The Organisation of Journalists Against Drugs Abuse and Crimes in Tanzania (OJADACT) organised a training program for journalists on the use of data to increase coastal resilience on 11 June 2022 in the Mwanza Region, Tanzania. The training event was attended by 25 journalists and researchers, and the Tanzania Fisheries Institute of Research (TAFIR) facilitated the session on topics of coastal resilience, ecosystem rehabilitation, livelihood, food security, land use, development, and other related topics.

A representative from the National Bureau of Statistics assisted with data and how accessible they can be for journalists to use when disseminating information related to coastal resilience.

During the training sessions participants were oriented on what coastal resilience is, and the need of using open data to ensure that media is promoting ecosystem rehabilitation. The following are among the presented topics;

  • Understanding coastal resilience in promoting ecosystem rehabilitation, land use development, livelihood, and food security: Tanzania has 1,424 km of coastline on the Indian Ocean. Journalists have a role to protect its rehabilitation by increasing media coverage. This would raise awareness among the communities on coastal areas and the responsible authorities, so that they can plan and strategize on matters such as land use management, and develop alternative livelihoods for the coastal communities to prevent the over exploitation of the ocean as the only source of food provision.
  • The availability and accessibility of data to enhance media coverage in reporting coastal issues to promote its rehabilitation: Journalists were encouraged to increase the use of open data available to report on issues related to coastal resilience. It was made known that different government authorities such as the NBS, National Environment Management Council (NEMC), and TAFIR have open data, which are easily available to be used when reporting. The use of open data when reporting would help promote transparency in the ocean ecosystem rehabilitation. Reporting on alternative livelihoods would also potentially help protect the ocean and its coastal areas. Through the information disseminated on media, communities could develop habits such as planting trees or seagrass or removing invasive vegetation. The available open data indicate massive pollution in the ocean and its sources. Therefore, journalists should take the lead in changing the narrative that will protect the ocean, and inform of the need for land use management and other ecosystem rehabilitation protection measures.

During the ongoing discussions, journalists highlighted that the responsible authorities lack sufficient data that will spearhead ecosystem rehabilitation, and they fail to plan for land management of the coastal areas. Because of the lack of data, journalists made a point on the fact that it was difficult for them to report on marine and aquaculture matters.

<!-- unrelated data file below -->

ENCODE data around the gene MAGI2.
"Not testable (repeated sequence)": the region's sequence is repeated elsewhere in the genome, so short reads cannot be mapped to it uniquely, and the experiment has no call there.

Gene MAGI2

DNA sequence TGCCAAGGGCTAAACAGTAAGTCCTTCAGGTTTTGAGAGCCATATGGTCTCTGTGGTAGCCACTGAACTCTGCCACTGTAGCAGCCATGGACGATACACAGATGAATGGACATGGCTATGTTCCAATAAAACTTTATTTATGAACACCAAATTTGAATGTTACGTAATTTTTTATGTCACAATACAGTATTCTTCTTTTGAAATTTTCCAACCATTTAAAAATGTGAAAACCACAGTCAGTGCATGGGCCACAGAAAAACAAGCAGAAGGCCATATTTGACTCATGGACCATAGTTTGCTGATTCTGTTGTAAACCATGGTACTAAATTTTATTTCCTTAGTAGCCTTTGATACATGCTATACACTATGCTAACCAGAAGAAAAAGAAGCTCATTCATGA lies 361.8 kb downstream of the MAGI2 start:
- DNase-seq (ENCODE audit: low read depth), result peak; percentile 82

1. Society for Women’s Education and Awareness Development (India)

With the major objectives to create a different paradigm for sustainable development based on people’s power, and engaging fishermen in transformative politics, SWEAD organised training programs for youngsters in the fishing community to train them with available data on sustainable development, inter-generational equity, governance, and gender justice.

The participants of the training program were provided with the latest information on gender justice, governance, intergenerational equity, and sustainable development. They were trained by professors from Annamalai University. The training directly assisted 500 actual fishers, particularly the young men and women who reside in the 25 coastal villages in the coastal area of Cuddalore district, who play an important role in food security, nutritional status, and employment in the coastal villages.

On 23 June 2022, SWEAD entrusted the task of preparing Information, Education, and Commination (IEC) materials on sustainable sharing of ocean resources to five Ph.D. scholars in Coastal Aquaculture, and Ocean Science and Technology Studies at Annamalai University, Parangeepet. They jointly came up with a write-up on the subject, which was printed. On 24 June 2022, SWEAD organised training programs for 50 youngsters from the fishing community in two batches of 25 each. The professors Dr. Gobalakrishnan, Dr. T.M. Vasanthan and five Ph.D. scholars in coastal aquaculture, ocean science, and technology studies resourced the content of the training program. The training programs were punctuated with input sessions, followed by plenary sessions, group discussions, the presentation of group reports, and common question & answer sessions. The contents of the training programs were data on sustainable development, inter-generational equity, governance, and gender justice. They also discussed the impact of ingesting plastic debris on the lives of fish, seabirds, sea turtles, and marine mammals, and how they are causing suffocation, starvation, and drowning of such marine life.

On 25 June 2022, SWEAD started distributing the IEC materials to 50 women SHGs through their respective leaders. SWEAD advised them to read and discuss the contents of the IEC materials during their weekly regular meetings. The 50 trained youngsters who participated in the training process took an active part in the weekly meetings of 50 women SHGs in the 25 coastal villages. In the process of discussions, they created awareness on available data. They also helped more than 500 women members of 50 SHGs to understand the negative impact of plastic usage on the marine environment.


Open Data Day is an annual celebration of open data all over the world, where we gather to reach out to new people and build new solutions to issues in our communities using open data.

For the 2022 edition of Open Data Day, Open Knowledge Foundation supported 14 events with small grants; out of which 4 events were related to ocean data. Please find the details of all grant winners here.